Current parent, former teacher

April 9th, 2010
8:47 am

Sex education is a complex subject, just like sex itself. Students deserve to know how their bodies work, the proper anatomical names, and how to protect themselves from unplanned pregnancies and—of growing concern in Georgia–STDs. They deserve accurate, age-appropriate, COMPLETE sex education. Parents should talk to their kids often about sex and their values, but schools should teach complete sex education–including contraceptives. The narrow study showing the effectiveness of abstinence-only education was in young students, certainly not high school.

It is NOT acceptable to give our kids incomplete information about how their bodies work and how to take care of them–which is what abstinence-only programs provide. Comprehensive sex education is the only education that is acceptable because it teaches the importance of delaying sexual activity, but also how to protect yourself if you become sexually active— and 50% of our teens will fall into that category before they graduate from high school.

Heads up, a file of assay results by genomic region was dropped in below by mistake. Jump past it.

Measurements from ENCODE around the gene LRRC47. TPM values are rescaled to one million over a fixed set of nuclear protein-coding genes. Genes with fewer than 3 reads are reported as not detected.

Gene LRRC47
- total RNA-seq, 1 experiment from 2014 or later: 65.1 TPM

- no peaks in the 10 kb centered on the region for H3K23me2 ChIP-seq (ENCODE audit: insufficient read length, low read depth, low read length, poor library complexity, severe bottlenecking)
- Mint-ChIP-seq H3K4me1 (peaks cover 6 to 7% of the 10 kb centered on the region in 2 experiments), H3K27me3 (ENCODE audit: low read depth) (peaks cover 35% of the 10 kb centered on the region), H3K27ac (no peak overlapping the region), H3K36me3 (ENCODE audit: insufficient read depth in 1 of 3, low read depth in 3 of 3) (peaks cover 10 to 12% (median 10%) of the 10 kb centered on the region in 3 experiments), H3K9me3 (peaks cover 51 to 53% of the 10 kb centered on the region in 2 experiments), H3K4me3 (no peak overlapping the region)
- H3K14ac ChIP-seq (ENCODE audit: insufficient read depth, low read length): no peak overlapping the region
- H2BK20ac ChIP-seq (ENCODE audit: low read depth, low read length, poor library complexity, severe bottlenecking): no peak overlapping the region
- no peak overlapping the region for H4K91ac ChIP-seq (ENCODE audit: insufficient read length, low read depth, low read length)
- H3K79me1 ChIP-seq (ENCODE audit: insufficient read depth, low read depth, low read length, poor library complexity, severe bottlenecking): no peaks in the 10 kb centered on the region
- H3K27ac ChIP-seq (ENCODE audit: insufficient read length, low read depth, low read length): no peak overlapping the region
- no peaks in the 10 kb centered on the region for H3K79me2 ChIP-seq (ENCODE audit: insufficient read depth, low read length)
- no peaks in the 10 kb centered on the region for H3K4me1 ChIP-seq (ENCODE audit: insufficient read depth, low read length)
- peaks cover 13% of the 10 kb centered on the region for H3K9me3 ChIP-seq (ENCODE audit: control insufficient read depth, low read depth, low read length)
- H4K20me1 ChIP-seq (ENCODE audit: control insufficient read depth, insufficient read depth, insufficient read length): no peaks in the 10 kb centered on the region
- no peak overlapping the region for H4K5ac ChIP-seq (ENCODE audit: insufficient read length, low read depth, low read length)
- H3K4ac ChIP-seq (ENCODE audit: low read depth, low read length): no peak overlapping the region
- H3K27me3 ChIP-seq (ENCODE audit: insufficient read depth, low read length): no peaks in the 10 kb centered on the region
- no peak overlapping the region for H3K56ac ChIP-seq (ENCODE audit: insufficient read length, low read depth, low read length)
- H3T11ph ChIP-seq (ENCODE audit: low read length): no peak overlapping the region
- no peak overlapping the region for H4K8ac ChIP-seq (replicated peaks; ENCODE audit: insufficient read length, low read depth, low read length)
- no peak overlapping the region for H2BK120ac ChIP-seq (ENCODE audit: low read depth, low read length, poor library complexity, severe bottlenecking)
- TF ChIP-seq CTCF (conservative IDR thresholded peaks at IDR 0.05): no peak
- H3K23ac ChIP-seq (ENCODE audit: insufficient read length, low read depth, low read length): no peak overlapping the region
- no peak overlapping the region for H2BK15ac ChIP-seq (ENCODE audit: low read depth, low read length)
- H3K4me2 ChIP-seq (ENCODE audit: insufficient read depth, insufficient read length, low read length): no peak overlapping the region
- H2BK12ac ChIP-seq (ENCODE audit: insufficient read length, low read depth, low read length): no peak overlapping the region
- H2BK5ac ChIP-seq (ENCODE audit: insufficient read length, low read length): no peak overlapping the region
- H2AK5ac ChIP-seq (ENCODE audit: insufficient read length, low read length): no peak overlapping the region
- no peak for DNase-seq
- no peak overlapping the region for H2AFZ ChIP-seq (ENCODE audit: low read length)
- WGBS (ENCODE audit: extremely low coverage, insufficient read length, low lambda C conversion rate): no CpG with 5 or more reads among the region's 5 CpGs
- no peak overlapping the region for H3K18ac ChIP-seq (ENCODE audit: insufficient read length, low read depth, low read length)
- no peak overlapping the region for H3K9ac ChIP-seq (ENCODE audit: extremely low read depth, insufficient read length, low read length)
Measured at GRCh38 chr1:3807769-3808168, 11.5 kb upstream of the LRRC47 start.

It was irresponsible of Congress to leave the Abstinence-only funding in the health care reform bill. The Centers for Disease Control and Prevention concluded last June that there is not enough evidence to support abstinence-only programs. http://www.thecommunityguide.org/hiv/abstinence_ed.html

However, comprehensive sex education, they concluded, is effective in preventing pregnancies and STDs. http://www.thecommunityguide.org/hiv/riskreduction.html

Shame on Congress.